The American space launches were always publicly scheduled, for like four in the morning PST at Cape Canaveral in Florida, and covered on all three networks, and I was always up at that crisp hour to watch, while the rest of the family and the rest of Larkspur slept, alternately switching between ABC, NBC and CBS, to see on each occasion a capsule-tipped rocket produce the thrust necessary to escape worldly existence. One day President Kennedy gave a quite dramatic speech in which he declared that America would “Put a Man on the Moon by the End of the Decade” (the 1960’s). The Russians were actually clocking far more time in space, and probably doing a lot more science there, but the USA was going right for the big prize. This culminated in an flustered Niel Armstrong mis-uttering his historic line from the surface of the moon about the Big Step that would puzzle posterity forevermore.
This was a matter of American pride. After Sputnik funding for education increased throughout the United States, new curricula were developed such as “New Math” for high schools. The nation was determined to have the world’s best science, mathematics and engineering, and America had the material means and the German scientists to make it happen. My dad, always wanting to instill an interest in science and engineering in his children, to which my older brother Arthur and I responded most favorably, would occasionally take the family, kids filling the back of his pickup, up Mt. Hamilton near San Jose to Lick Observatory, at that time home of the second biggest telescope in the world.
I had by that time become quite a book worm buying many books from the Tides Bookstore in Sausalito. I read not only science, but literature and philosophy as well. The world was so rich with knowledge! I read things like Darwin’s Origin of Species and Goethe’s Faust. We were largely a family of readers, especially Arthur, who could not put a book down until he finished it, often at three in the morning … on a school night. But pacing myself, I was the systematic student. For instance, I got interested in “Existentialism” and so read a good selection of what people seemed to consider representative of that way of thinking: Kierkegaard, Nietzsche’s Thus Spake Zarathustra, Camus, Sartre’s Age of Reason, and so on. I got interested in playing Chess and read many books on the subject, tracing through Bobby Fischer’s or Alexander Alekhine’s games. I also considered it my duty to learn Esperanto, since it was to be the international language that would make world peace possible, and for a time I belonged to an International Esperanto Postal Chess Club.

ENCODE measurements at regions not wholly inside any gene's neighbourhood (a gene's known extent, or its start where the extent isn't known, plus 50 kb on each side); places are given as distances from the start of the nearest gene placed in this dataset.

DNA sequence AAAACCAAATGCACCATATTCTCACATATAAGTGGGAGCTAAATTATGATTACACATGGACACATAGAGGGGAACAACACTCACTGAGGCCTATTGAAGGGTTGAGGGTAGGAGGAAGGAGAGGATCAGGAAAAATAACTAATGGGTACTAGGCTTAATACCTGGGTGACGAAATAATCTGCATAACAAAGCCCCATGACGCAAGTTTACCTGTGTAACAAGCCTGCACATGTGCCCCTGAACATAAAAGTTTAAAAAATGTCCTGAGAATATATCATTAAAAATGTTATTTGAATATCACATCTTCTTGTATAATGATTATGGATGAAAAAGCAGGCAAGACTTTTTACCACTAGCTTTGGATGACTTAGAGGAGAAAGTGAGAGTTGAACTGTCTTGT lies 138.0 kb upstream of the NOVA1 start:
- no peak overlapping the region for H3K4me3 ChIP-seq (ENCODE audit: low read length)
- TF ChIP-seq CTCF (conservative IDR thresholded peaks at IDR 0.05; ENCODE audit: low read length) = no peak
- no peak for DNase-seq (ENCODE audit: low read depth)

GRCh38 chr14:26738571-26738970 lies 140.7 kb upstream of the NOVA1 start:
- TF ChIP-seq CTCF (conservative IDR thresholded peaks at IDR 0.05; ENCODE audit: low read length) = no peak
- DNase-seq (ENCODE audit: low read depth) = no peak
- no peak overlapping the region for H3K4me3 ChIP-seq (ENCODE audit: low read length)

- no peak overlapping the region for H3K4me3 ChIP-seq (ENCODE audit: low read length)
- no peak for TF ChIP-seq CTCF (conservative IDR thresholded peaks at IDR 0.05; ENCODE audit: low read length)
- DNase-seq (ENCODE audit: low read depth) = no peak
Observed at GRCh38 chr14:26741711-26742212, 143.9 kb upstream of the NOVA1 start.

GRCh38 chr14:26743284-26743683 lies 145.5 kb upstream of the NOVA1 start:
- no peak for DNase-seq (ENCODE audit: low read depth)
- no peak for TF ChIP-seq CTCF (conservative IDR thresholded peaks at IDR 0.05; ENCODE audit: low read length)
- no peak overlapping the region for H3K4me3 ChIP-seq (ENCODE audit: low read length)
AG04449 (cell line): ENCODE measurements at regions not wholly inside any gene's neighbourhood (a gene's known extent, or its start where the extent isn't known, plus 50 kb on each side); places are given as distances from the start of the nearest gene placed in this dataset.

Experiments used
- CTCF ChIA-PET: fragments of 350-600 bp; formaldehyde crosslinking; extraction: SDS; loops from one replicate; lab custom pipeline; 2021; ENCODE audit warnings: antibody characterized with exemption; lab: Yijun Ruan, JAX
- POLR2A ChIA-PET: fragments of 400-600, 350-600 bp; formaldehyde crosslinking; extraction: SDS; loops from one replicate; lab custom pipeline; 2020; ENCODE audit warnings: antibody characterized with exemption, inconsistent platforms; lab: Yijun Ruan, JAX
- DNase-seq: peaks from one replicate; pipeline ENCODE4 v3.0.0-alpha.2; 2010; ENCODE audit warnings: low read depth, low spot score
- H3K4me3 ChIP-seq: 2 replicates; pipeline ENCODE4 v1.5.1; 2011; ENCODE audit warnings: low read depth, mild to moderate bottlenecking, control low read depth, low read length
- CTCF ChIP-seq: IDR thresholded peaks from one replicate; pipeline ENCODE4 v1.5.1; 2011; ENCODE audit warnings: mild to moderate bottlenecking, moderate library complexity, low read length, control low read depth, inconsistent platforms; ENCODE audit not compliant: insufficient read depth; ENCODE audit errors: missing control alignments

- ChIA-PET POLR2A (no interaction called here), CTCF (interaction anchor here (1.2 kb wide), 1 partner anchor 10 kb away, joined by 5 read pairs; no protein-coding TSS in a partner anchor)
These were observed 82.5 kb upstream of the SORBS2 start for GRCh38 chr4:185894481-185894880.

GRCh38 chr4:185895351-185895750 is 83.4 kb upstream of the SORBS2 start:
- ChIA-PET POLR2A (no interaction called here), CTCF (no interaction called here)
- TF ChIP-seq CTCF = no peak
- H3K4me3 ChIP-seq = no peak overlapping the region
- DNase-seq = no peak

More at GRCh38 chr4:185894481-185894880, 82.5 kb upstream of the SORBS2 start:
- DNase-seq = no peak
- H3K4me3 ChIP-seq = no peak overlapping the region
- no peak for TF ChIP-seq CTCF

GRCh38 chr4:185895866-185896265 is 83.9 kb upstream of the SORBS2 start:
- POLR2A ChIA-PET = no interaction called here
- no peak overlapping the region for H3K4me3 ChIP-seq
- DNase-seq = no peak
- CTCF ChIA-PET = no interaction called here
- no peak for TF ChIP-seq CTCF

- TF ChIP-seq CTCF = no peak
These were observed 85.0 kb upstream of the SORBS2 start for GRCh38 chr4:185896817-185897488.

Having read Dostoyevsky’s Brothers Karamazov I turned my copy over to James, who curiously remarked that the brother Alyosha Karamazov was just like me. At the beginning of the book Alyosha is a novice at the Orthodox monastery. He is described as having immense faith in a loving God, love for mankind and a capacity to do good. I don’t know which part of that James thought applied to me, but I suppose it is a complement especially coming from a little brother, who would normally have expected to be an object of abuse in the hands of a big brother (I left that up to Arthur).
I got interested in electronics, and built a radio from parts and modified a war surplus WWII Command Receiver from an airplane to run on 120 VAC, and accidentally gave myself a 400 V. zap from the transformer I had put into it, when I forgot to unplug it in the middle of testing. In these days most radios ran on vacuum tubes. My brother Arthur became infected with my interest in electronics and would make that his life’s work. More than anything I read many books on Astronomy and Physics, and had quite a personal library on these topics. I was in awe.
Awe turns to accomplishment and accomplishment turns sadly to pride. I began to pride myself on my knowledge of Astronomy in particular and used these visits to Lick Observatory to show off my knowledge during the public tours and nightly viewing opportunities. Once a large group of us was taking turns looking at the moon through one of the old but respectable refractor telescopes, and someone asked the guide, certainly a graduate student,
“How far away is the Moon?”
The guide answered, “About a quarter of a million miles away!”
As various people gasped, I chimed in, “239,000 miles, to be exact.”
The current term for annoying people like me at that time was “smart alec,” now it would be “nerd” or “dweeb.”
On one trip my father was explaining to another guide that I wanted to be an astronomer when I grew up, and the guide turned to me and said, emphatically articulating each word, “Then You’ve Got to Study Math.” I would remember that in high school, taking math every semester and making sure to get an “A” every time, preparing myself to enter UC Berkeley, where my father had studied. I also studied German for two years in high school, because I thought German was the language of science. My boldness got me in over my head and I earned a D- the first term, but then my resolve set in and I earned a B+ the second and A’s after that.
I had from the earliest age the selfless awe of a good monk, even if differently manifested. At some point it even occurred to me that academics are the modern monastic order, that they live with a certain distance from worldly life, with a pure and detached mind, capable of reflection from outside the box, and observant of a precise code of ethics. That appealed to me and attracted me to a prospective academic career. I would one day discover that the ideal was far from the true when I would get to know enough real academics, but the monk does share with the scientist or academic a wonder for something of value that transcends the concerns of a petty self. A reserve of such self-disinterested energy, such awe, would be a near-constant throughout my life, often directing itself in unexpected channels, but consistently sustaining an explorer’s mind, bold and resolute. I’ve always been glad of that. Decades in the future it would even provide the energy behind my rediscovery and embrace of Buddhism.